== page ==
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Outdoor Truths by Gary Miller;gary@outdoortruths.org

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Outdoor Truths by Gary Miller;gary@outdoortruths.org | ballard news,gary miller,outdoor truths,ballard county,kentucky,advance yeoman,hunters,west ky news,livingston ledger,carlisle county news,summer,ballardadvanceyeoman.com

OUTDOOR TRUTHS

There’s a lot of fishing going on right now. I’ve heard stories from those catching bass, crappie, and walleye. It is the perfect time of the year for fishermen, no matter what species he is after. And just like other seasons, this one will pass as quickly as it arrived. While you can catch most types of fish all year long, there are certain times that are just better. Now is one of those times. Soon the walleye will move back into the lake, the crappie will slow down, and the bass will find their lethargic summer pattern. Until then the fishing will be fast and furious.


For some non-fishermen, fast and furious and fishing seem like an oxymoron. An onlooker sees a boat anchored to a pile of brush and two fishermen sitting intently, yet motionless, waiting for something to happen on the other end of the rod they’re holding. This looks hardly like fast and furious. Another bystander sees more fishermen slowly trolling along with baited lines following along behind. The last way he would describe this scene would be fast and furious. Someone has said fishing is a jerk at one end waiting on a jerk at the other. They are partially right. Fishing is all about waiting, but for some reason our world equates waiting with inactivity. And some of us are still paying the price for this flawed definition. The truth is waiting is active. This activity, however, is not physical but mental. It is not passive but aggressive. And it is both defensive and offensive. A person who waits not only must be alert to their time to move but they must also fight the temptation to move too quickly. This happens all the time in fishing. If you try setting the hook too soon, you miss. If you delay too long, you miss as well. One must wait for the right time.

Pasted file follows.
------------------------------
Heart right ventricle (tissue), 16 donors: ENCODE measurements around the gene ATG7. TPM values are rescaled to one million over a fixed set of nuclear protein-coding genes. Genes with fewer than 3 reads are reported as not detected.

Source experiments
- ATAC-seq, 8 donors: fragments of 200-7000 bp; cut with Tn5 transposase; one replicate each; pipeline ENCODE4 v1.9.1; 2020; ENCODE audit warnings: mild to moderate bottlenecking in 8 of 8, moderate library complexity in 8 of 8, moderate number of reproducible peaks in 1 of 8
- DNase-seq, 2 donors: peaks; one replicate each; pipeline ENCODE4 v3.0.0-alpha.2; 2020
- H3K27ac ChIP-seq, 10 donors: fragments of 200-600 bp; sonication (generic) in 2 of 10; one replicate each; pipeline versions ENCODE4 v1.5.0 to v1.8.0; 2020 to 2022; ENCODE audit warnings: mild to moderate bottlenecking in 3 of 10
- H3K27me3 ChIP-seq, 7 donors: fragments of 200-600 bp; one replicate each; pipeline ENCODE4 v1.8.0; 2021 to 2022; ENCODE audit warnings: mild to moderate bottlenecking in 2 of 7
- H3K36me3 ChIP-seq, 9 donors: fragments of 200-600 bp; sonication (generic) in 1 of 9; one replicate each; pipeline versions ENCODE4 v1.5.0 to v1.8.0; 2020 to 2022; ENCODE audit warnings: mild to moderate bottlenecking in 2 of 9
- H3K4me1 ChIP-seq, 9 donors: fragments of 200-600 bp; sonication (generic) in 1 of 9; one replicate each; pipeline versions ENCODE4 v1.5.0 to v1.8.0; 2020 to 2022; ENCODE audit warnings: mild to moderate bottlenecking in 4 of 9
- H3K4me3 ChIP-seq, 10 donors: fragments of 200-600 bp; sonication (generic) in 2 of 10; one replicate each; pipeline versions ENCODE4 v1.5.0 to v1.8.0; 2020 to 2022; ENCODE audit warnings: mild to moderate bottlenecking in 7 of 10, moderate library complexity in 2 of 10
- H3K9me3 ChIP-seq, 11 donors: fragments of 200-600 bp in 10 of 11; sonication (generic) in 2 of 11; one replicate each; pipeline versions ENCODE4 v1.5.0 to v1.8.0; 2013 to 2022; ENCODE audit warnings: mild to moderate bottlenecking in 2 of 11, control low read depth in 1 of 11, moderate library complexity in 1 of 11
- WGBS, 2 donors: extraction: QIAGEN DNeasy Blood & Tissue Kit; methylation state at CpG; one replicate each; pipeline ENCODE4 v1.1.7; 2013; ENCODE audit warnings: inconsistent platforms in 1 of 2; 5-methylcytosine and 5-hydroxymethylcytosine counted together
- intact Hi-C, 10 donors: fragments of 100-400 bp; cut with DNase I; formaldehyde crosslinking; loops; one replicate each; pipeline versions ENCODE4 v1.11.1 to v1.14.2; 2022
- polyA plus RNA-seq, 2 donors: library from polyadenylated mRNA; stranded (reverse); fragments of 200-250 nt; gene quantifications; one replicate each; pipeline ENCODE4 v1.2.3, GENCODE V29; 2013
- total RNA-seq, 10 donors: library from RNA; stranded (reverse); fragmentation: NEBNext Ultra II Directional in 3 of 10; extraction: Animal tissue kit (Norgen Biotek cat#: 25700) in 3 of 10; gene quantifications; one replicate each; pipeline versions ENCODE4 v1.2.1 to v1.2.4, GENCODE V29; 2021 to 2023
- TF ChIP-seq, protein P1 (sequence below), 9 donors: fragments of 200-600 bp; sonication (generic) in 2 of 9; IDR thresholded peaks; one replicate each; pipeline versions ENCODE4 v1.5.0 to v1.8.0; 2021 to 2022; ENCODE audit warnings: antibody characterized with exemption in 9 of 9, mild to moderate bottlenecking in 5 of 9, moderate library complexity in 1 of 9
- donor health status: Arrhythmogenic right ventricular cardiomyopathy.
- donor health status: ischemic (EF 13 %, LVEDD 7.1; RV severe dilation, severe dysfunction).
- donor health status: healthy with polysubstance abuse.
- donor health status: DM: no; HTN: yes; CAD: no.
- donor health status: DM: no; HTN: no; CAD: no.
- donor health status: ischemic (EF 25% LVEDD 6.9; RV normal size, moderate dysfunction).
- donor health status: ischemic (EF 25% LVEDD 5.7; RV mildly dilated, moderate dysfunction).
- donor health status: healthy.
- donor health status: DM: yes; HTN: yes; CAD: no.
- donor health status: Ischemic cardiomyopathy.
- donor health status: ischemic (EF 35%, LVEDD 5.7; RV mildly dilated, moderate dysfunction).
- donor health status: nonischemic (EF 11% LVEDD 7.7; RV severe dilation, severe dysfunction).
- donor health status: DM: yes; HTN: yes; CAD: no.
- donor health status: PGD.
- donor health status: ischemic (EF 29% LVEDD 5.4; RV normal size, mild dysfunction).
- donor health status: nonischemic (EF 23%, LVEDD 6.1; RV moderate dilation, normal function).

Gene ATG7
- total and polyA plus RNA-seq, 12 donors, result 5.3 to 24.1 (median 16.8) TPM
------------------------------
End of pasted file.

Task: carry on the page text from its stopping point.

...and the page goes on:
In life the losses are greater than a missed fish. It can be a missed opportunity or it can be one’s saving grace. Most of the time we forge ahead when we should have waited, all because we thought waiting was inactivity. The Bible says, “Be still in the presence of the LORD and wait patiently for him to act.” God knows all the circumstances surrounding your life. He has never been in a hurry and He will never fail to give you clear instructions if you will seek Him. But He will do it in His time. Until then, actively wait, looking to Him for further instructions. It may be that His intentions are not only to bless you but to keep you from getting in a mess that may take years for you to get out of.

Gary Miller
gary@outdoortruths.org

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